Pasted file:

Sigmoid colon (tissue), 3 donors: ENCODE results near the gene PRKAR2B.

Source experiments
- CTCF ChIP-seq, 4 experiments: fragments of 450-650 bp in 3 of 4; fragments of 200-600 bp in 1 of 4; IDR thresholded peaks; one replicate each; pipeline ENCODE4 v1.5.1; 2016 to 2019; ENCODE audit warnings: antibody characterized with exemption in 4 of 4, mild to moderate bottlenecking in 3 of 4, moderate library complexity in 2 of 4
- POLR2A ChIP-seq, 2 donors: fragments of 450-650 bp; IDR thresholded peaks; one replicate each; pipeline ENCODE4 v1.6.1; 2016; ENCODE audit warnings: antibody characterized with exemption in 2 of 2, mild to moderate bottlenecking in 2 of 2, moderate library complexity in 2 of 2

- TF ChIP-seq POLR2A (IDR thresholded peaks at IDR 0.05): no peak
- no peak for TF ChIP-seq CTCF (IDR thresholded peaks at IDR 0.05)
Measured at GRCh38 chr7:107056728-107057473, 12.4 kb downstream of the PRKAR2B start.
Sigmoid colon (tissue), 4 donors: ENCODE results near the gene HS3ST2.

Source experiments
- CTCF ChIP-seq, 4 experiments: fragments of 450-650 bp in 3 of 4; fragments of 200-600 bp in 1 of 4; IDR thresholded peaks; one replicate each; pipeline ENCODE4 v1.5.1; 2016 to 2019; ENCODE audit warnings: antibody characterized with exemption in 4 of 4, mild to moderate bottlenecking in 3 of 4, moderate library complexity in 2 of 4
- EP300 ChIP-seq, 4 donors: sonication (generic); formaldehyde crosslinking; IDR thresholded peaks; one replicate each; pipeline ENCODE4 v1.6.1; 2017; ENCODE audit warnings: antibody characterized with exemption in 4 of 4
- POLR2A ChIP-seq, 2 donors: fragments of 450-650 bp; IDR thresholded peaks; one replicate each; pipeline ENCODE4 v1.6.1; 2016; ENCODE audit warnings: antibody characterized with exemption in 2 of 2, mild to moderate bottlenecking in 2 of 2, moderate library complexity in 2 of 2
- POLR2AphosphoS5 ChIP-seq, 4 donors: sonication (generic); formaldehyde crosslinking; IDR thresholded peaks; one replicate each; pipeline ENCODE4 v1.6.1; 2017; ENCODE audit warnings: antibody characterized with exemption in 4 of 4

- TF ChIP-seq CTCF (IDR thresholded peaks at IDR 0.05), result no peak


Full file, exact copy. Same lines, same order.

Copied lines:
Sigmoid colon (tissue), 3 donors: ENCODE results near the gene PRKAR2B.

Source experiments
- CTCF ChIP-seq, 4 experiments: fragments of 450-650 bp in 3 of 4; fragments of 200-600 bp in 1 of 4; IDR thresholded peaks; one replicate each; pipeline ENCODE4 v1.5.1; 2016 to 2019; ENCODE audit warnings: antibody characterized with exemption in 4 of 4, mild to moderate bottlenecking in 3 of 4, moderate library complexity in 2 of 4
- POLR2A ChIP-seq, 2 donors: fragments of 450-650 bp; IDR thresholded peaks; one replicate each; pipeline ENCODE4 v1.6.1; 2016; ENCODE audit warnings: antibody characterized with exemption in 2 of 2, mild to moderate bottlenecking in 2 of 2, moderate library complexity in 2 of 2

- TF ChIP-seq POLR2A (IDR thresholded peaks at IDR 0.05): no peak
- no peak for TF ChIP-seq CTCF (IDR thresholded peaks at IDR 0.05)
Measured at GRCh38 chr7:107056728-107057473, 12.4 kb downstream of the PRKAR2B start.
Sigmoid colon (tissue), 4 donors: ENCODE results near the gene HS3ST2.

Source experiments
- CTCF ChIP-seq, 4 experiments: fragments of 450-650 bp in 3 of 4; fragments of 200-600 bp in 1 of 4; IDR thresholded peaks; one replicate each; pipeline ENCODE4 v1.5.1; 2016 to 2019; ENCODE audit warnings: antibody characterized with exemption in 4 of 4, mild to moderate bottlenecking in 3 of 4, moderate library complexity in 2 of 4
- EP300 ChIP-seq, 4 donors: sonication (generic); formaldehyde crosslinking; IDR thresholded peaks; one replicate each; pipeline ENCODE4 v1.6.1; 2017; ENCODE audit warnings: antibody characterized with exemption in 4 of 4
- POLR2A ChIP-seq, 2 donors: fragments of 450-650 bp; IDR thresholded peaks; one replicate each; pipeline ENCODE4 v1.6.1; 2016; ENCODE audit warnings: antibody characterized with exemption in 2 of 2, mild to moderate bottlenecking in 2 of 2, moderate library complexity in 2 of 2
- POLR2AphosphoS5 ChIP-seq, 4 donors: sonication (generic); formaldehyde crosslinking; IDR thresholded peaks; one replicate each; pipeline ENCODE4 v1.6.1; 2017; ENCODE audit warnings: antibody characterized with exemption in 4 of 4

- TF ChIP-seq CTCF (IDR thresholded peaks at IDR 0.05), result no peak